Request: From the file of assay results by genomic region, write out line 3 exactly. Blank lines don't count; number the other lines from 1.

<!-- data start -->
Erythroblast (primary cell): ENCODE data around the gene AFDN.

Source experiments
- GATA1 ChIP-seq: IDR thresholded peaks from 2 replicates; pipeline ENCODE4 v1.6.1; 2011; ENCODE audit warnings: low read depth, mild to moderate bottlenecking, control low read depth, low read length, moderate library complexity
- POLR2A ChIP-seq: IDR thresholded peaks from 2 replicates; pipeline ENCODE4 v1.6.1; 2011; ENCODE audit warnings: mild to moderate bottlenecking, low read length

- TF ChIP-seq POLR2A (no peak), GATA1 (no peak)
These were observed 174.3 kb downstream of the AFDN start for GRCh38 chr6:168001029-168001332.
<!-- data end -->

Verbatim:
- GATA1 ChIP-seq: IDR thresholded peaks from 2 replicates; pipeline ENCODE4 v1.6.1; 2011; ENCODE audit warnings: low read depth, mild to moderate bottlenecking, control low read depth, low read length, moderate library complexity